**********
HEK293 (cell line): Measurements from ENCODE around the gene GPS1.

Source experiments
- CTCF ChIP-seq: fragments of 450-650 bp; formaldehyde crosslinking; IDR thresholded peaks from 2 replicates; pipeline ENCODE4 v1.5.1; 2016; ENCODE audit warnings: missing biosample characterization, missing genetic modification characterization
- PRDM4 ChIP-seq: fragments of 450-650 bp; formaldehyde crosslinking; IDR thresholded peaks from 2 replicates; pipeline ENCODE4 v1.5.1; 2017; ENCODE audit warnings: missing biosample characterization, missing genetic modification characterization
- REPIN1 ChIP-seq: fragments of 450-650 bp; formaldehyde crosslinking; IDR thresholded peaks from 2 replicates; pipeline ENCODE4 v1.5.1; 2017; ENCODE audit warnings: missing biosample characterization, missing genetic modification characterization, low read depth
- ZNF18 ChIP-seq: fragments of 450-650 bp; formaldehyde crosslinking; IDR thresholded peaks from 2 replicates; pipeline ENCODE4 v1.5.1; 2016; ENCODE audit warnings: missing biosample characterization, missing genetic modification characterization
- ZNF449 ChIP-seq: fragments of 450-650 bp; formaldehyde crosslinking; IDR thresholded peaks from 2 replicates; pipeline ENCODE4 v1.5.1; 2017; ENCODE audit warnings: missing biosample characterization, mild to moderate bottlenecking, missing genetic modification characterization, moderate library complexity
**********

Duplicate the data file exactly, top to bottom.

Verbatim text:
HEK293 (cell line): Measurements from ENCODE around the gene GPS1.

Source experiments
- CTCF ChIP-seq: fragments of 450-650 bp; formaldehyde crosslinking; IDR thresholded peaks from 2 replicates; pipeline ENCODE4 v1.5.1; 2016; ENCODE audit warnings: missing biosample characterization, missing genetic modification characterization
- PRDM4 ChIP-seq: fragments of 450-650 bp; formaldehyde crosslinking; IDR thresholded peaks from 2 replicates; pipeline ENCODE4 v1.5.1; 2017; ENCODE audit warnings: missing biosample characterization, missing genetic modification characterization
- REPIN1 ChIP-seq: fragments of 450-650 bp; formaldehyde crosslinking; IDR thresholded peaks from 2 replicates; pipeline ENCODE4 v1.5.1; 2017; ENCODE audit warnings: missing biosample characterization, missing genetic modification characterization, low read depth
- ZNF18 ChIP-seq: fragments of 450-650 bp; formaldehyde crosslinking; IDR thresholded peaks from 2 replicates; pipeline ENCODE4 v1.5.1; 2016; ENCODE audit warnings: missing biosample characterization, missing genetic modification characterization
- ZNF449 ChIP-seq: fragments of 450-650 bp; formaldehyde crosslinking; IDR thresholded peaks from 2 replicates; pipeline ENCODE4 v1.5.1; 2017; ENCODE audit warnings: missing biosample characterization, mild to moderate bottlenecking, missing genetic modification characterization, moderate library complexity